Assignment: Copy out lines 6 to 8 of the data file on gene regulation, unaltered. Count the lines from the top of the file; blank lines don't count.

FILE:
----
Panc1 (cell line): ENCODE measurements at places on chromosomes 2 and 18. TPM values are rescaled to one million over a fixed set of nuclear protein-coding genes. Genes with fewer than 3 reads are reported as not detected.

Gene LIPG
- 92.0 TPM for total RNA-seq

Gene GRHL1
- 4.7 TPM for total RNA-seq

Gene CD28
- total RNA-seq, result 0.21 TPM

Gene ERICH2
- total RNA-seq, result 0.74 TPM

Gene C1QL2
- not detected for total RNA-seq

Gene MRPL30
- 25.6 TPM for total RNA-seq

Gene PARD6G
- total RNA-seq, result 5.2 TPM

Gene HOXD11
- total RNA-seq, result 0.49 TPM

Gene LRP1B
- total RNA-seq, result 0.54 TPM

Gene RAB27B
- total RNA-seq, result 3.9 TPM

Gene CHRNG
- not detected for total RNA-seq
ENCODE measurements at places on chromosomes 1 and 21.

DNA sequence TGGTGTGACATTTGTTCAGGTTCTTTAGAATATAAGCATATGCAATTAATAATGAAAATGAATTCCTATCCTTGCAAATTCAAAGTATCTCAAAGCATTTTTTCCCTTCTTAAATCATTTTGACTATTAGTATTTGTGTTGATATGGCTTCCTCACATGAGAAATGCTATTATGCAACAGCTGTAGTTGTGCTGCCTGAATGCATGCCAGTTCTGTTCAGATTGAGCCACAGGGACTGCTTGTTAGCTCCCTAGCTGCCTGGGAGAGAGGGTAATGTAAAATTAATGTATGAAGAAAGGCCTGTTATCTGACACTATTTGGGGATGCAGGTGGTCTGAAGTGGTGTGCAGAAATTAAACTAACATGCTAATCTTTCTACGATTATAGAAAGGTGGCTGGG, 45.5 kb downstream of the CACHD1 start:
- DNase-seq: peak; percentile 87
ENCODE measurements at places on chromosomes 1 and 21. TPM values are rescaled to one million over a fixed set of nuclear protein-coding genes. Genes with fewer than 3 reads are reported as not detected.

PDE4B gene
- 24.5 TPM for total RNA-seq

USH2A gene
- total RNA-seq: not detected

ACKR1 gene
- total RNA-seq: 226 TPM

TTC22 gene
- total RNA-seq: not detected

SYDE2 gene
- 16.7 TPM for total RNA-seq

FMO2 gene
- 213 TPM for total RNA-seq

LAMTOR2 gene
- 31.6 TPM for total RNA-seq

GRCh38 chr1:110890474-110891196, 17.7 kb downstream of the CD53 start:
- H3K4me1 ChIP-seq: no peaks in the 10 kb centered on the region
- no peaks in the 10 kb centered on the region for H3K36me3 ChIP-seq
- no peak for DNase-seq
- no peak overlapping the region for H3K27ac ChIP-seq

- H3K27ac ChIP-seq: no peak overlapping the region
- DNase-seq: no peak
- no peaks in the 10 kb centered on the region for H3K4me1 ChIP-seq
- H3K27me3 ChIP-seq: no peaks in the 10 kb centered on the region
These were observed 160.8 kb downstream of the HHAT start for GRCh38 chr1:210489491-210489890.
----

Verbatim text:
Gene CD28
- total RNA-seq, result 0.21 TPM

Gene ERICH2